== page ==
Equating Fellowship with Being One in Christ

By William R. John

Brother Edward Fudge has recently authored a publication entitled, “Answers To Questions” in which he does just what the title suggests regarding the present issue of the “Fellowship Question.” I believe this brochure to be as clear and concise as any writing of Brother Fudge’s which I have read. Even the uneducated mind, such as my own, can grasp the meaning of what he writes in this article.

While I have read the whole pamphlet, I am not going to make comment on each portion of this article. However, I wish to address myself particularly to the very first question of the brochure. This question states, “What do you teach about `fellowship’ especially regarding fellowship with brethren in error?” Brother Fudge answers this question by stating in part that “The New Testament does not equate fellowship (joint participation, sharing) with being ‘one’ in Christ. Oneness in Christ is a state’ of being which exists among all who are ‘in Christ’ and it cannot be separated from that state (Emphasis Mine-W.R.J.).”

It seems that Brother Fudge would have us believe that fellowship does not really have much to do with our being “one” in Christ. If this is so, I believe we can then render much comfort to the inclination to simply “agree to disagree” even though we lack the activity of fellowshipping one with another as children of God. After all, our “having fellowship” or not having it, as Brother Fudge puts it, will not “necessarily affect our essential ‘oneness’ in Christ.” Concerning the first question, this is exactly how he concludes his answer: “On the other hand, the fact that brothers cannot ‘have fellowship’ in one particular act in good conscience does not necessarily prohibit their ‘having fellowship’ in some other activity of which they both approve in the light of the Scriptures. Nor does it necessarily affect their essential ‘oneness’ in Christ, for that never did depend on their daily sharing in every single act and item.”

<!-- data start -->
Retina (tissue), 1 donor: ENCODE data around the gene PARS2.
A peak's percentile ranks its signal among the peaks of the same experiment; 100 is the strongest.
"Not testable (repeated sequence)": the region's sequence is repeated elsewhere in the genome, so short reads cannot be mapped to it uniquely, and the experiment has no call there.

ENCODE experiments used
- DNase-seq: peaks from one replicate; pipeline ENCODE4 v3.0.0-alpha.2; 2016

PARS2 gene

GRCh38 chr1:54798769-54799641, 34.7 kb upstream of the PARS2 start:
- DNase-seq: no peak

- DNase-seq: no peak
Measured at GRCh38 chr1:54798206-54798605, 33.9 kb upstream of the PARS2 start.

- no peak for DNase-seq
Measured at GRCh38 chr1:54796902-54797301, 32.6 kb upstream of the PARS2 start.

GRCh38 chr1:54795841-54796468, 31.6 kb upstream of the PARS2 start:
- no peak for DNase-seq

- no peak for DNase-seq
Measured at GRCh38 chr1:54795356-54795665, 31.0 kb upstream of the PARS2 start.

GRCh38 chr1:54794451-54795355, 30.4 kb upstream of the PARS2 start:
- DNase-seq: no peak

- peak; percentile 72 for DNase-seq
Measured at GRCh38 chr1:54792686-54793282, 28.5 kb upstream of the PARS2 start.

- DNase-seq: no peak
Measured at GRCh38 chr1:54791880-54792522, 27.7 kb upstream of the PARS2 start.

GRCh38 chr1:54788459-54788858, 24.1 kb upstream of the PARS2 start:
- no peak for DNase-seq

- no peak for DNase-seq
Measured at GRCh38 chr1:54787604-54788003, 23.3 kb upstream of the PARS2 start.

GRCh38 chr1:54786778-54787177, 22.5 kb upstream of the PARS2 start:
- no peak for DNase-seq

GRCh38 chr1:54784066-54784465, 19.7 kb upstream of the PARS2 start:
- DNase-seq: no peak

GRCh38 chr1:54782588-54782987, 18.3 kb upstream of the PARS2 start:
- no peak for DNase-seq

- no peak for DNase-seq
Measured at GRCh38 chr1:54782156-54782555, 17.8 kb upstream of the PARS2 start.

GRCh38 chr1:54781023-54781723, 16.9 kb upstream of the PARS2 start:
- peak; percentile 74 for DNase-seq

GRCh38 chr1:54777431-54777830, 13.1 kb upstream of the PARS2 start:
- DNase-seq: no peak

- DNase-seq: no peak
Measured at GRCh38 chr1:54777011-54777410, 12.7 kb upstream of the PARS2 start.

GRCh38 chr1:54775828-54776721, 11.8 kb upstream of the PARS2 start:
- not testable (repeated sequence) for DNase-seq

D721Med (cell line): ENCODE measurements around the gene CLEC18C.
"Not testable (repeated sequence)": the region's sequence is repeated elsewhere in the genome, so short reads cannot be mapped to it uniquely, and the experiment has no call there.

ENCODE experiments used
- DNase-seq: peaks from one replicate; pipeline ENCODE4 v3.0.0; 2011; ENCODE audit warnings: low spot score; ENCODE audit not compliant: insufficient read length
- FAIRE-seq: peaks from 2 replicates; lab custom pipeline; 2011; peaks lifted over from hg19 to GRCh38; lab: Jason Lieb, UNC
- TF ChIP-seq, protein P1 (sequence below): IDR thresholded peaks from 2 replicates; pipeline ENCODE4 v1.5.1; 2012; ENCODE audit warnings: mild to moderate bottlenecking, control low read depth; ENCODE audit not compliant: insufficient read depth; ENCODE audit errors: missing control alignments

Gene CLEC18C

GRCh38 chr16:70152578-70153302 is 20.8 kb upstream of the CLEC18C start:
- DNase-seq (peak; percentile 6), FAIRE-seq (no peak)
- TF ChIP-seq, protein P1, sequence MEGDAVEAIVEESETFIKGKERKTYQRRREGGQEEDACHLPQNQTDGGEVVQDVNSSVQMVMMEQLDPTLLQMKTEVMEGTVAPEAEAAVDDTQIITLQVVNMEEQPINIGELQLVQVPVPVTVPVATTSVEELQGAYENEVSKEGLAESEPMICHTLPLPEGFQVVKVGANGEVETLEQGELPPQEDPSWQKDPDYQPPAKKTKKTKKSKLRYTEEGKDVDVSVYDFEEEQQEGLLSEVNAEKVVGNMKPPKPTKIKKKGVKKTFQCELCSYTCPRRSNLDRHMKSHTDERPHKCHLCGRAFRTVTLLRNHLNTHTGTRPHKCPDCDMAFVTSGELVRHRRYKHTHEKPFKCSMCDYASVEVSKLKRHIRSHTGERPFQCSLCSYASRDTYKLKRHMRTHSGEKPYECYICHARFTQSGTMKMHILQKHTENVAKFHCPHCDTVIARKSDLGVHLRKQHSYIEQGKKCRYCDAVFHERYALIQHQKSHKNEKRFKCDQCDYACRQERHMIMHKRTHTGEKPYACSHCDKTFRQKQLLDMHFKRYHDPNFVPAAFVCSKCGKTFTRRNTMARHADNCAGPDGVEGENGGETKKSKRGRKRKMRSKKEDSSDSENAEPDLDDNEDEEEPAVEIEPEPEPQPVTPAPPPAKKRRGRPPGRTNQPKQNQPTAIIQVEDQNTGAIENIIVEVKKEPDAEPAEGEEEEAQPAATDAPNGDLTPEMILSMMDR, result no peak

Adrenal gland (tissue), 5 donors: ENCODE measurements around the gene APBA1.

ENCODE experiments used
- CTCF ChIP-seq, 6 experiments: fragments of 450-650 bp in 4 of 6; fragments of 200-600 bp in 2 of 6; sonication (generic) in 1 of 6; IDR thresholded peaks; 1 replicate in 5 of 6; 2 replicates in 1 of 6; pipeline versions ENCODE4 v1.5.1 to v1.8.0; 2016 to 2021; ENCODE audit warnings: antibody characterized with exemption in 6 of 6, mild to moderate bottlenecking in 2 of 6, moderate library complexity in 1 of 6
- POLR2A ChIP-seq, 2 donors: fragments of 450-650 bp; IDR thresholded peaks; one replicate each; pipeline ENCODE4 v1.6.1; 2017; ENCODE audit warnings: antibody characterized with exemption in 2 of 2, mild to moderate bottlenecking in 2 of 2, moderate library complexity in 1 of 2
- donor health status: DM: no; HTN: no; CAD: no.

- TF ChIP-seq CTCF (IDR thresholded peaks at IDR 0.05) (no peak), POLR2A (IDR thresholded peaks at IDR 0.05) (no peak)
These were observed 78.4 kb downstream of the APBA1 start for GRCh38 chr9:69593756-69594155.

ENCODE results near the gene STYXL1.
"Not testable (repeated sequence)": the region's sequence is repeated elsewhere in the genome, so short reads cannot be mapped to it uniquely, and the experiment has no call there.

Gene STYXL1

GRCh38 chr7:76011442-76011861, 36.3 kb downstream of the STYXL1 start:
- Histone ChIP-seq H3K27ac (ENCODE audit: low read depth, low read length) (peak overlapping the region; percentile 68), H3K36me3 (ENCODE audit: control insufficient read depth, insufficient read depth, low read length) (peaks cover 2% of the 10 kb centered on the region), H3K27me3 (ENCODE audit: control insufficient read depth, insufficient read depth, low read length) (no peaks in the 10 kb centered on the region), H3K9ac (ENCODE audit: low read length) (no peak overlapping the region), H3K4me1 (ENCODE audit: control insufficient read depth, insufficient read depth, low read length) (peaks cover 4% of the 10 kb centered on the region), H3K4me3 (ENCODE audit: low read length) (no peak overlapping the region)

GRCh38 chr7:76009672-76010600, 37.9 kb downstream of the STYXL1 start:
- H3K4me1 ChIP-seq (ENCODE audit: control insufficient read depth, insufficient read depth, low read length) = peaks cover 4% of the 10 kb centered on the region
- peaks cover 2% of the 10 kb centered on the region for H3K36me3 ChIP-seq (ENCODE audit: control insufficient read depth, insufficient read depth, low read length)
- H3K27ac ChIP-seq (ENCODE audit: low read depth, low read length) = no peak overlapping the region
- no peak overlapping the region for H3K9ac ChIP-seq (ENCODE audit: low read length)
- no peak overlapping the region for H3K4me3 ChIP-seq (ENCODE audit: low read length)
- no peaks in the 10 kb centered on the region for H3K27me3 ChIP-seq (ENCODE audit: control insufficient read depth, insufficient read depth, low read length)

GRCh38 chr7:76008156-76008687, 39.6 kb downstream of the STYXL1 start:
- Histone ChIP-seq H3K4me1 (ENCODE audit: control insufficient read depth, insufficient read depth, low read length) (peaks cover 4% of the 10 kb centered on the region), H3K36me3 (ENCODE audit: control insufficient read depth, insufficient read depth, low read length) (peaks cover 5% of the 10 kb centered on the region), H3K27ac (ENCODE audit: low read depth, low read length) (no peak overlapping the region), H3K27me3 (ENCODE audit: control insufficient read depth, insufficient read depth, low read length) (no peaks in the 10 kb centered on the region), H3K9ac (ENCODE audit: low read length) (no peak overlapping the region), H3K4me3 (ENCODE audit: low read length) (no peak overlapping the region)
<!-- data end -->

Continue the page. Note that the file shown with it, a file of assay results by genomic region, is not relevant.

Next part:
The basis for our “oneness” in Christ is directly related to John 17;20-22. Christ prays for the apostles and those who would become Christians “that they all may be one” as the Father is in Christ and Christ is in the Father and “that they also may be one in us.” He prays further “that they may be one, even as we are one.” The “oneness” that exists between the Father and the Son is made quite evident by these verses, but how is this “oneness” consummated? “Oneness” is’ made complete by fellowship, joint participation, sharing, and agreement. In other words, at what point are the Father and the Son not involved in fellowship, joint participation, sharing; in what point do they disagree? Brother Fudge if you will show me in what way the Father and the Son do not have fellowship, then I will uphold the point you have made that fellowship “does not necessarily affect our essential ‘oneness’ in Christ.”